In “Religiously Battling for Pacifism” in The American Spectator, Frontpage contributor Mark Tooley writes about “a rising tide of absolutist pacifism at least among U.S. Protestant and Evangelical elites,” which is pressing Christians to refuse to serve in the military and even in law enforcement. Tooley quotes evangelical Bible scholar Ben Witherington: “In short, for the Christian, there are plenty of things worth dying for and giving your life for, but nothing worth killing for, for life is of sacred worth, and we are called to save it, even from itself.”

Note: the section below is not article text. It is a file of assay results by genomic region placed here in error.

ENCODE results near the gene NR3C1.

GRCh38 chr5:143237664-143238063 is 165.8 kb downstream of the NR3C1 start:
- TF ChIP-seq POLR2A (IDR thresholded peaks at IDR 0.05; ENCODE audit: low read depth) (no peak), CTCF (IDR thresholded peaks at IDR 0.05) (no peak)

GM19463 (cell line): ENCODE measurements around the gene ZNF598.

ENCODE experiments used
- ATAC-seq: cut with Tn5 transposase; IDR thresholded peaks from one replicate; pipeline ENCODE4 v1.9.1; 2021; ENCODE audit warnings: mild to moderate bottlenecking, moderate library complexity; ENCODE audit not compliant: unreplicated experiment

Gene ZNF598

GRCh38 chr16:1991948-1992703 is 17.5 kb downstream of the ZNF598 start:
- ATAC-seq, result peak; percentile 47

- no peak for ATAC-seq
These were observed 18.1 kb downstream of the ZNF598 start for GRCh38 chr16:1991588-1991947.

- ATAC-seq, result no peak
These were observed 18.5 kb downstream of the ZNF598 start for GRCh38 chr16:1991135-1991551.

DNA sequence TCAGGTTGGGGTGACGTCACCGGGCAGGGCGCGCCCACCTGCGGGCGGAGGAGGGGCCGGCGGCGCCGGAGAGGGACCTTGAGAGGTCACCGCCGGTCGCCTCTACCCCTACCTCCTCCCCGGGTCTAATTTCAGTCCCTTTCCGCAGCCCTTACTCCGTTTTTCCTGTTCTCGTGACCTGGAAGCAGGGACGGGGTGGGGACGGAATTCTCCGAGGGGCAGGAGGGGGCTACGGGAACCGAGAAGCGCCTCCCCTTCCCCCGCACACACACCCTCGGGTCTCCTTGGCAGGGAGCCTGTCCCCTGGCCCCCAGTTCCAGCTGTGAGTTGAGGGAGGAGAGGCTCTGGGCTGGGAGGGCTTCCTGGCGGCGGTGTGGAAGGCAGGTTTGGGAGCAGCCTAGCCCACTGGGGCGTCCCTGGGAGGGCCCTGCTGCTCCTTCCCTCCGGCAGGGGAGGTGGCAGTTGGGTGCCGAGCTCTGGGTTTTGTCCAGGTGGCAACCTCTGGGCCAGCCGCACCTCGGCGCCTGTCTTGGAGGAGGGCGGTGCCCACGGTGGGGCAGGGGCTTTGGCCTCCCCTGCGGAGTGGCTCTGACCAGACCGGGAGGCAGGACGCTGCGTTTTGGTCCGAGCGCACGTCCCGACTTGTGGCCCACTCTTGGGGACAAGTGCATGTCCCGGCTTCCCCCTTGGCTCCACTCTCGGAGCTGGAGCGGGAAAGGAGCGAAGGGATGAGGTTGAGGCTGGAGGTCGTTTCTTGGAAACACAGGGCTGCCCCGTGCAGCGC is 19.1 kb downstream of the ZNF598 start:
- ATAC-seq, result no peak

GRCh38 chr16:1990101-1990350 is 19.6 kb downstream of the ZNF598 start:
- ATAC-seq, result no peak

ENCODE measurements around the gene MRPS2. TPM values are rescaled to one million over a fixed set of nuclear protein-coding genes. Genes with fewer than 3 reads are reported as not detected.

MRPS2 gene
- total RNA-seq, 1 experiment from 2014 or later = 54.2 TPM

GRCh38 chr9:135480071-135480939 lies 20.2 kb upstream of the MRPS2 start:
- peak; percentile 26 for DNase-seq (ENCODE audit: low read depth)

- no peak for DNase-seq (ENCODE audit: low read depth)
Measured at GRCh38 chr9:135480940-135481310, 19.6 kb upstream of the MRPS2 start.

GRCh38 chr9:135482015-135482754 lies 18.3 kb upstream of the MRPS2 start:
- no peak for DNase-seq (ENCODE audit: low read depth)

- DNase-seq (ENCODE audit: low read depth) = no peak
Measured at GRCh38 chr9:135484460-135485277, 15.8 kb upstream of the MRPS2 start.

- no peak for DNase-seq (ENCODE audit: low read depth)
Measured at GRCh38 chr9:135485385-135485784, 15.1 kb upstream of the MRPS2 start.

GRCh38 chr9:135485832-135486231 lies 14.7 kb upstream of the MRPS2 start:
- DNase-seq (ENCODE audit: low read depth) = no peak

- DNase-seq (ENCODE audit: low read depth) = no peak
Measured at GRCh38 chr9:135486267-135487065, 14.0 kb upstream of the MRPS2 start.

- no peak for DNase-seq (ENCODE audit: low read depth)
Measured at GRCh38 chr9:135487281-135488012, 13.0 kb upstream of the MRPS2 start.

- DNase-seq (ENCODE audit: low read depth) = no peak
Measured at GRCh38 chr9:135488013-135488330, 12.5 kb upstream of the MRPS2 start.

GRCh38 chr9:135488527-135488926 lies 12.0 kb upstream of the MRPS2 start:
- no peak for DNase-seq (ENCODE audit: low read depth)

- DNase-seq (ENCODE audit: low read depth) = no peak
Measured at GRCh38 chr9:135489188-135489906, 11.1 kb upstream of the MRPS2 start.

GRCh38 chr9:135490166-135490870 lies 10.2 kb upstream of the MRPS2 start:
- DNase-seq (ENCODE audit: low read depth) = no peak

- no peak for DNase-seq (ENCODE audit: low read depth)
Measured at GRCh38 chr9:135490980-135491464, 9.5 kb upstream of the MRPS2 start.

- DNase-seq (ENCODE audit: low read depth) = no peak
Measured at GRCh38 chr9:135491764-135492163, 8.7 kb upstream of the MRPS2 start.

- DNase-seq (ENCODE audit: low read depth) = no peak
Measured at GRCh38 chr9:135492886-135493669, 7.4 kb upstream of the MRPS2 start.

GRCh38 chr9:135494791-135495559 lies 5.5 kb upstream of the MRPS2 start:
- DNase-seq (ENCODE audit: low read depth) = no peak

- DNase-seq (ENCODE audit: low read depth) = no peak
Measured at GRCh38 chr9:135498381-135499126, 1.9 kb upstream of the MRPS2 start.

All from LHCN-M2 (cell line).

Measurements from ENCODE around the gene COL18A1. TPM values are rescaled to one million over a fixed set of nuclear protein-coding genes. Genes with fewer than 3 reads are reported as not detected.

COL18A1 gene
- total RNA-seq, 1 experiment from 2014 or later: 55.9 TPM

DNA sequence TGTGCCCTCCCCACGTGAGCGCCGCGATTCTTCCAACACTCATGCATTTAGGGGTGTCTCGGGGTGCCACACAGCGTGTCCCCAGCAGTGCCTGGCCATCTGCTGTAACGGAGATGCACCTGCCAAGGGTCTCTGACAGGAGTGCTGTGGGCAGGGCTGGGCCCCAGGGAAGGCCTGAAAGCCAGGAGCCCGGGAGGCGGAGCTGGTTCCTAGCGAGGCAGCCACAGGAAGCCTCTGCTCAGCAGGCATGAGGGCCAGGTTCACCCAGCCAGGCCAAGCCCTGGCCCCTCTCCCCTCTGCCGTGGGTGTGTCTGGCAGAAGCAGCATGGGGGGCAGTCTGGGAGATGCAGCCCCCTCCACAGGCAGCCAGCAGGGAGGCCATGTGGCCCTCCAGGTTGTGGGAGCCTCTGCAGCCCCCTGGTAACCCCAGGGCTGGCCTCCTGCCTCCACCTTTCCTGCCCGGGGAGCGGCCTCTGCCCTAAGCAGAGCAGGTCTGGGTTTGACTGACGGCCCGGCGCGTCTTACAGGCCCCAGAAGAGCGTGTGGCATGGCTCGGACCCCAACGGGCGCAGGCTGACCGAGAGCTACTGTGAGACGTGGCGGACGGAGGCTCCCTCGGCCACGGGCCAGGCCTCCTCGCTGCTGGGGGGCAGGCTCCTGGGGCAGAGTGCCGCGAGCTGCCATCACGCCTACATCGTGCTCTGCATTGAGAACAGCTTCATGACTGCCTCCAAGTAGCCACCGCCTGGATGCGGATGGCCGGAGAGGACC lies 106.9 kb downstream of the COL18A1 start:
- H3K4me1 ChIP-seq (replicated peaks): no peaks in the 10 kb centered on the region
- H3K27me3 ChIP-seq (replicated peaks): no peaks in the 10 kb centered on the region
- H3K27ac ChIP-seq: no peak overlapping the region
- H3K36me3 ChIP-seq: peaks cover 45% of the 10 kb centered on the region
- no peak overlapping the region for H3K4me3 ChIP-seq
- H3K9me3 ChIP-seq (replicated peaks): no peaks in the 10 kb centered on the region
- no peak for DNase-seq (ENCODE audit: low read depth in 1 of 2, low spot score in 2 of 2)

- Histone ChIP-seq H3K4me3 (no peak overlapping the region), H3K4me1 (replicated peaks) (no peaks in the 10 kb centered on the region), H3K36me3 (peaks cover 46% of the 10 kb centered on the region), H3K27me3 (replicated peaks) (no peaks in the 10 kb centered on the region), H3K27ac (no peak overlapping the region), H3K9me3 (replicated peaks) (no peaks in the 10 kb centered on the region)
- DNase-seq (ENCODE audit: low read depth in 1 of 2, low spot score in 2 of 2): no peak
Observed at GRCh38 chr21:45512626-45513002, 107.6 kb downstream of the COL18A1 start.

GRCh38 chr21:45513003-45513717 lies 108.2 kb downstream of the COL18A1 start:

So much for “Onward Christian Soldiers,” a martial hymn that I hear anecdotally has all but vanished from church services. When it comes to confronting aggressors, rather than “marching as to war, with the cross of Jesus going on before,” the Christian community seems to be embracing the same turn-the-other-cheek martyrdom that once led to them being shredded by lions in the Roman arena.

Actually, it’s still resulting in Christians being decimated. In a different article, “Thriving Christianity,” Mark Tooley cites alarming figures in a recent report by the International Bulletin of Missionary Research: “270 new Christian martyrs every day in the world over the last 10 years, reaching 1 million during 2000-2010, and compared to 34,000 Christian martyrs in 1900. Presumably, radical Islam can be faulted for most current-day Christian victims.” Presumably, not to mention the non-Christian and even Muslim victims.

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